Occupation: Manager, Sloane Boutique
Style: Multiform Street Style
How does clothing inform how you feel? Fashion and style are so all-encompassing. It’s your functionality. I think: Do I need to be comfortable? Or can I wear something a little crazier? That’s first and foremost, and then just how I feel I want to express myself when I wake up and decide what to wear.
What are your signature, go-to pieces? I love fashion on a non-materialistic level, and I really mean that. I have a thrifted $30 jacket that’s as coveted to me as my Ganni boots that I had to save for. It’s more about what a piece says. Mixing styles is really what fashion is about. I love berets. You could be wearing your dad’s dirty Nikes, but if you’re wearing a beret, you look chic. I carry my beret in my bag with me.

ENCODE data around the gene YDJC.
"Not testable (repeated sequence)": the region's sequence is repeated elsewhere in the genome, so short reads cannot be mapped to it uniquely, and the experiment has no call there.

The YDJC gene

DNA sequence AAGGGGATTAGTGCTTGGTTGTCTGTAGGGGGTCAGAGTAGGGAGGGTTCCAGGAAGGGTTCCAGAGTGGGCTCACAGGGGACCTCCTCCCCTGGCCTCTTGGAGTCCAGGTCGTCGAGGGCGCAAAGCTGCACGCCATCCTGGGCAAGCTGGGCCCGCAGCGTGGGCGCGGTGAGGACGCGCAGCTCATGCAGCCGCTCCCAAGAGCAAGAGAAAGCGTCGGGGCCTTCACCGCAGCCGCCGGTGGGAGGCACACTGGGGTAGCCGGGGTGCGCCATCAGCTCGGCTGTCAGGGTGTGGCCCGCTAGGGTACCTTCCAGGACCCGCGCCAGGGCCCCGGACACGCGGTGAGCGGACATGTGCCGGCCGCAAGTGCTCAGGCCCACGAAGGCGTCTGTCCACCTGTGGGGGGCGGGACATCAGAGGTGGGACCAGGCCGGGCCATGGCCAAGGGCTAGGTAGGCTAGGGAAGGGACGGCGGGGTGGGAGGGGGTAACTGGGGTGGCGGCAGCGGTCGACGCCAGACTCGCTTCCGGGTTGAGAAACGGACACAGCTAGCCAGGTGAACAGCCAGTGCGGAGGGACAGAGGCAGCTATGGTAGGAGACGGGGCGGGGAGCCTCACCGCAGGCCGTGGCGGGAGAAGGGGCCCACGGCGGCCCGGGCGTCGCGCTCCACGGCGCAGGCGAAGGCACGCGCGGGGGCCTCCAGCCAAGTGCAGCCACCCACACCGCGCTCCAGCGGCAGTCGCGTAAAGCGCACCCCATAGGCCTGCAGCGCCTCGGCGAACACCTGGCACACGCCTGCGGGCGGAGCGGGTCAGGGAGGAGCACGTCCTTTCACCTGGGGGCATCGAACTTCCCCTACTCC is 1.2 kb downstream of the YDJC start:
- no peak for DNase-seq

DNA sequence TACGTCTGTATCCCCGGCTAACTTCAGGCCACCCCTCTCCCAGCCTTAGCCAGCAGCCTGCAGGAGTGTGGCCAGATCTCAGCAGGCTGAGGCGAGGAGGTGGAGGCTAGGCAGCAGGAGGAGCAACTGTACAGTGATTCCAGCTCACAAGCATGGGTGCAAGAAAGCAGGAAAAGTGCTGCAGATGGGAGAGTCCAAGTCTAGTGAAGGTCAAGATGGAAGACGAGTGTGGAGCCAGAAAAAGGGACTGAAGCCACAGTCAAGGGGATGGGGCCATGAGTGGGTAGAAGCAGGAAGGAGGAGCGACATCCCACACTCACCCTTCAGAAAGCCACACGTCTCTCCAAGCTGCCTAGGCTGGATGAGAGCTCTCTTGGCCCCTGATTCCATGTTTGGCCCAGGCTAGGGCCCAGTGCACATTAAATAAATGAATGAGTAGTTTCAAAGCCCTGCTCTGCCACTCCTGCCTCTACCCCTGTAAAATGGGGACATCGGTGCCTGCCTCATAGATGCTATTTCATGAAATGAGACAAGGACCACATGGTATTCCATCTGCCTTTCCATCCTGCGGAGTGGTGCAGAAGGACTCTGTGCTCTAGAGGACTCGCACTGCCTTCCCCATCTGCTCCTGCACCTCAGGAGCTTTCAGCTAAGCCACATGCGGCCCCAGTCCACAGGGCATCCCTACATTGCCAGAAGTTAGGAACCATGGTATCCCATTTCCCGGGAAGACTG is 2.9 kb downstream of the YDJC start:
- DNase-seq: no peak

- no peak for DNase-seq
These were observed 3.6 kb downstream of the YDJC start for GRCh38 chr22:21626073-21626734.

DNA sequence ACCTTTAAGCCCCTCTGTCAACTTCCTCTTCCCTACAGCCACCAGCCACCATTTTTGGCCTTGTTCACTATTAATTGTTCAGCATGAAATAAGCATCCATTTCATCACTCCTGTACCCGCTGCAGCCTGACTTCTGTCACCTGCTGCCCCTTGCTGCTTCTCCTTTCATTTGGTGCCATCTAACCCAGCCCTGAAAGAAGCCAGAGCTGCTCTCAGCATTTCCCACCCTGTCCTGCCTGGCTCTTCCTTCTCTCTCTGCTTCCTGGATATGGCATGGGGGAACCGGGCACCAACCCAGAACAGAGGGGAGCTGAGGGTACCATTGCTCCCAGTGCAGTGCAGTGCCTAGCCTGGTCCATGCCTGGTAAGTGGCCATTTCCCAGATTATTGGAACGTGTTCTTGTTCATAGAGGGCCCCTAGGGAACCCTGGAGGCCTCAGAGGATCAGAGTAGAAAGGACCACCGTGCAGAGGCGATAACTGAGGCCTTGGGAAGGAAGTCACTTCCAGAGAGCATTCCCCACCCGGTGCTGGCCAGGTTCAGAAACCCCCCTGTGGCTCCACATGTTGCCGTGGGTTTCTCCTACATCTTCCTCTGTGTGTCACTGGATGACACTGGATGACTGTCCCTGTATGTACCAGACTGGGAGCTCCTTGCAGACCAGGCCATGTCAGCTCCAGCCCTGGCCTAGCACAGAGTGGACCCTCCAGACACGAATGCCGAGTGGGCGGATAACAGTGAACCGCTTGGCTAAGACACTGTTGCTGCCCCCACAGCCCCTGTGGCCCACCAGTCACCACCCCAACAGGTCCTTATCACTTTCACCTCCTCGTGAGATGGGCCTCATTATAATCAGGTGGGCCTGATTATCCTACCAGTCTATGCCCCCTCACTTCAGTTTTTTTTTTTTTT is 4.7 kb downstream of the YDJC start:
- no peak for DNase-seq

Do you follow any style rules? Proportion is important, but that’s about it. Anyone can do anything they want and call it fashion. That’s what street style is. We’re not really in a world anymore where you can get away with just being superficial or judgmental.
How does working at Sloane influence how you approach fashion? Boutiques are intimidating. They’re so carefully curated and usually at a higher price point. People feel like they can’t come in, and that is whack. Lower-income people, women of color, people of all different sizes, men—they should all feel welcome. A boutique experience is a whole other realm of shopping. If you can go in and be a part of it and have fun, then I’ve done my job. The whole point of having a business in your neighborhood is to enjoy it. Inclusivity needs to be priority in neighborhood businesses.